At Advisor Websites, we’re big believers in personal development and the importance of constant learning how to be great. We even have a company library that supplies books on a wide range of topics like happiness, web coding and marketing strategy. I picked up some great ideas on time management from the master business coach, famed CEO, author (among many more accolades), Chet Holmes book, 7 Habits of Highly Effective People.
1. Stop being reactive
When your time is spent catering to the needs of your team, clients, email and the constant ringing of a phone, there’s often little time left to get those to-do’s crossed off the list.
You know those meetings that happen when someone passes your desk and it’s start with, “Hey, you have a minute?” (I am THE world’s worst on this one). Holmes says these on the fly meetings are one of the biggest time killers. He recommended having ‘pig-headed’ discipline when it comes to your priorities. Instead of reacting to the needs of others, have your team and clients book meetings with you in advance.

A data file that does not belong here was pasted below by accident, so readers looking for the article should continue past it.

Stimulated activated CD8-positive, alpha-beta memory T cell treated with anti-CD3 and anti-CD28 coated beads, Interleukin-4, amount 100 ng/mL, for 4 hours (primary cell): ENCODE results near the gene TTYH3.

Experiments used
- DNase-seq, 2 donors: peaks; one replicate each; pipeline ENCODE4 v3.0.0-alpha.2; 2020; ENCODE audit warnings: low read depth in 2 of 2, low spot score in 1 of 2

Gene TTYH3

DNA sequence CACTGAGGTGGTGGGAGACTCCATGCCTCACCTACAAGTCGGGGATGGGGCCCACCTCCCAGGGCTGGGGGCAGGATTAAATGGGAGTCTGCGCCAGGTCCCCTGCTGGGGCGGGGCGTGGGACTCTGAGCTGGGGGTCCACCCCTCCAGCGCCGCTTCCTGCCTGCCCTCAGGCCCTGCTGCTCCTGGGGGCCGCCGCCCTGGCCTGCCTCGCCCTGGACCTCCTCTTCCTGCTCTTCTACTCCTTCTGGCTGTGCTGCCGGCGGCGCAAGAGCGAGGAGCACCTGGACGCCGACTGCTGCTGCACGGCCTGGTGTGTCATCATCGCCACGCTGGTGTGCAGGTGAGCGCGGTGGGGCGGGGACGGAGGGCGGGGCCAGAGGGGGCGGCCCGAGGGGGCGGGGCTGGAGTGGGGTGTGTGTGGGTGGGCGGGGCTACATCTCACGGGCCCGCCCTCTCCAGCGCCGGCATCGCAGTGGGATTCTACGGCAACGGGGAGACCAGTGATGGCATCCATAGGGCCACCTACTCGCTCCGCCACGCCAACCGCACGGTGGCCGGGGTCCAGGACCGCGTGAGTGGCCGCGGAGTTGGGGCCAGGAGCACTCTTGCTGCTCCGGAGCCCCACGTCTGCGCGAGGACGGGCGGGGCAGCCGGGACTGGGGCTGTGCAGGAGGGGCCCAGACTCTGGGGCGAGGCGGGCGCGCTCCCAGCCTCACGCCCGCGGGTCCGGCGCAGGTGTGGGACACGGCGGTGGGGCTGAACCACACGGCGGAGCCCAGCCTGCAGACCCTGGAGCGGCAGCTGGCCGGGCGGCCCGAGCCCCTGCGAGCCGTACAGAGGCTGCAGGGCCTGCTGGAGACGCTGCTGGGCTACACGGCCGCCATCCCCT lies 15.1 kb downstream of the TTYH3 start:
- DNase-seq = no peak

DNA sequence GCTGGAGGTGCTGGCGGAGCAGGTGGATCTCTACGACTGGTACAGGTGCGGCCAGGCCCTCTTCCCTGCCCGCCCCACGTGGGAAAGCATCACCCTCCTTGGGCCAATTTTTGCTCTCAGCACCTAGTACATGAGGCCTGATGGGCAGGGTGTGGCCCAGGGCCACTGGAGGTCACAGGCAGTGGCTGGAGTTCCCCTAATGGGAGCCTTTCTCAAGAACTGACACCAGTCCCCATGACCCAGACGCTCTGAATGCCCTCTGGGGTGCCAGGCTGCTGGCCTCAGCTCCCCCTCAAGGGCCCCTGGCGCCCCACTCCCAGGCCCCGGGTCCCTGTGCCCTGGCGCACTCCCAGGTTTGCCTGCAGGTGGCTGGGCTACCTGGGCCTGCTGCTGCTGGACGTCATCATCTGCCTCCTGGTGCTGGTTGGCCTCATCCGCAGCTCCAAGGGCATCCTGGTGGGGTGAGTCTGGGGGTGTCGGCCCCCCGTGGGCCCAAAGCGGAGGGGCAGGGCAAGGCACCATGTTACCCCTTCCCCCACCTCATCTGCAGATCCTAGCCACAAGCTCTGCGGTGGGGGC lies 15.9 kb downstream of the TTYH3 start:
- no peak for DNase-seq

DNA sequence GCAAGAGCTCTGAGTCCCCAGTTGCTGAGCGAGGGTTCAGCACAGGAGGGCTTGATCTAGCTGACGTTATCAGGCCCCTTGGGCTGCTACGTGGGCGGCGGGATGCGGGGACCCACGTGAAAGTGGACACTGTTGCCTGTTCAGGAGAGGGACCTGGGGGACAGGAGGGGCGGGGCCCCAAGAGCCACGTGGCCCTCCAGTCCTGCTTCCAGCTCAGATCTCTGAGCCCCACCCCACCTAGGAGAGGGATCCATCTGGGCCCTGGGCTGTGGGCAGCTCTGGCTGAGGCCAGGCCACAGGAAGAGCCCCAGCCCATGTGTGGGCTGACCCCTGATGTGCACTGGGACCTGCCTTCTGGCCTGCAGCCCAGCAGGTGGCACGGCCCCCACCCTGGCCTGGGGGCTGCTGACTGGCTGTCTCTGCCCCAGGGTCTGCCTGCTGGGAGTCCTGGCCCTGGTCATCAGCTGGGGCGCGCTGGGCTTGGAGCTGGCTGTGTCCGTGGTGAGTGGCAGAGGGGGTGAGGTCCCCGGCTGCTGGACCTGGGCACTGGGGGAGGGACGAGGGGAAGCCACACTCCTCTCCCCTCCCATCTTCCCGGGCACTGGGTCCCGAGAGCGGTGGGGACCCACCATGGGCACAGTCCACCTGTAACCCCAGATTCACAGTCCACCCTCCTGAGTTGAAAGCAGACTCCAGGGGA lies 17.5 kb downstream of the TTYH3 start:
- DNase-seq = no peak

2. Limit your lists
To-do lists are some of the most effective ways to stay accountable to yourself… plus, nothing beats the feeling of accomplishment when everything gets crossed off! Holmes recommended definitely making lists, but limiting the standard to-do list to only the six most important items.
According to Holmes, “When you have a long list, your energy is focused more on trimming the list than it is on being productive. Each day, pick the six items that will produce the highest level of results, put them on your list, and finish all six things by day’s end.”
Once you have identified the six most important things and created your to-do list, plan your day. Start by figuring out approximately how long each task will take and then assign a time slot to accomplish each task.
Word to the wise: do the most difficult or challenging things first. Yes, they’re the easiest to put off so get them done early in the day when your mind is fresh and before anything else has a chance to take priority.
4. Take breaks
When you plan your day, go ahead and set times to take breaks. If something on your list takes more time than you originally thought, this helps you continue to stay on track if you spend a few extra minutes on it.
Holmes suggested allowing 30-minutes twice a day for a break – let your team know these time slots are the only times you’ll be able to do meetings on the fly.